Sunday, January 21, 2007

Why not gaze down?

Sometimes writing can be a frustrating experience.

You get bogged down in Act II. You discover that you don’t really know your characters. You’re not sure what the hell the book is about anymore. The outline or plot board seems an insurmountable task. The new ideas attacking your psyche seem much more interesting. Your muses shut up and hide.

I’m pretty sure from reading what other authors have to say and from talking to my writing group that these truths are fairly universal.

How do we get past them?

Well, that little gem of a writing book that I picked up to inhabit part of my sacred space – both the current traveling one and the soon-to-be permanent one – makes a great suggestion. The book I picked up is
The Pocket Muse Endless Inspiration: New Ideas for Writing by Monica Wood. It’s a collection of anecdotes, encouragements, simple prompts, and clever pictures to get the writing juices flowing, to gently tap the muses and say, “Um, could you get back to work?”

One page was titled “Memo from the Department Of Attitude Adjustment.”

Here are the profound words from that page:

“Sometimes it really does seem as if everyone you know is more successful than you. Sometimes it’s all in your head. And sometimes, alas, it isn’t. But while you’re standing on a lower rung of the ladder of success, looking longingly upward, somebody on a rung lower still is gazing longingly up at you. Why, oh why, do we always gaze up? Why not gaze down once in a while? Is unhappiness merely a function of comparing ourselves to the wrong people? Remember when your biggest goal was simply to begin? Just that? Go back there and look up again – AT YOURSELF.”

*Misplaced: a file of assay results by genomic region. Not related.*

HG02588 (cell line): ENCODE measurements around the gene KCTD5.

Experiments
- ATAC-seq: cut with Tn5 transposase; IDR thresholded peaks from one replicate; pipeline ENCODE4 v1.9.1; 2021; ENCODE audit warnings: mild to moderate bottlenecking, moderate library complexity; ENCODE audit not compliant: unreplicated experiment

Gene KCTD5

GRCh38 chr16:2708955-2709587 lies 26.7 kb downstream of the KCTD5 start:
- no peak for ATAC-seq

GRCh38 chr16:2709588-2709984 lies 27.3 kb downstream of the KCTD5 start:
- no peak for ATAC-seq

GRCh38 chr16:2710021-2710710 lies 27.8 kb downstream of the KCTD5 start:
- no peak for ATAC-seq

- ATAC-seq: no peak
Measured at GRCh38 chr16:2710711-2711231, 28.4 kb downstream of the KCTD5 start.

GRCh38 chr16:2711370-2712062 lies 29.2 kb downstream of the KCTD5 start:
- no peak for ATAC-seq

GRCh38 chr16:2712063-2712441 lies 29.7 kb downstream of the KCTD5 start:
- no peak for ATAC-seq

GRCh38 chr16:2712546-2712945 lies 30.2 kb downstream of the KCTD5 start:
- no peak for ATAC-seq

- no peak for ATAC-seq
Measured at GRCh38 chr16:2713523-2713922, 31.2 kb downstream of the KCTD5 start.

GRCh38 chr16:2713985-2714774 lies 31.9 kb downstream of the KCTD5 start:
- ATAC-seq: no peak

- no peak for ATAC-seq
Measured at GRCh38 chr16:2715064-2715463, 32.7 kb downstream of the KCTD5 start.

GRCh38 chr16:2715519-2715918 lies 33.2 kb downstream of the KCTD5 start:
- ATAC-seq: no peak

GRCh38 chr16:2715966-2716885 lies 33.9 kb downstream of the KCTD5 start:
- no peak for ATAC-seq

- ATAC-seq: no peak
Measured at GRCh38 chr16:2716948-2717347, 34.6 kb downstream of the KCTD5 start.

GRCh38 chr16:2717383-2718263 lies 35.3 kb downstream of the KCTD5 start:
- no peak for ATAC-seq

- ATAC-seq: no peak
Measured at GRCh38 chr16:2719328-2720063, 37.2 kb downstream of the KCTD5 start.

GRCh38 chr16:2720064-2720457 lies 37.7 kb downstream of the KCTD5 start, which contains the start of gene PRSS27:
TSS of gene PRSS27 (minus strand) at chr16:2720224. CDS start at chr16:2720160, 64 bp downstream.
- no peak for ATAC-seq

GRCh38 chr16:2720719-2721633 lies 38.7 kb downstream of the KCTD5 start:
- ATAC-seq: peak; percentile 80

(Yes, the quote came complete with a cute, but different picture of a dog looking up, so here's one for added effect. The link for rights to use this picture was broken. If it's yours let me know and I'll give you credit or whatever.)

Is unhappiness merely a function of comparing ourselves to the wrong people?

Writing isn’t a competition. When we treat it as such, the muses simply wear out. They aren’t into competition. They’re into creation. It isn’t how can I catch up or surpass so-in-so. It isn’t: I can or can't write better than her. It’s simply this story, this idea, this instance with the muses. It’s a ladder we climb as a journey and an experience, not a race.

I for one think stopping to look down is a healthy step. Look how far you climbed. The ground is a long way down there now. And, yes, the top may still be out of sight, but would you turn around now? Would you just stop? Nah, you’ll keep climbing because that apex (if it’s there) is much closer now. However, I like to think that once you get to the top of this ladder, it really is just the starting point on another. It’s the climb that counts.

Anyway, that’s my 2 cents. Hopefully, it was encouraging to you. I know it was to me.

Glance down. Then move up one more rung today.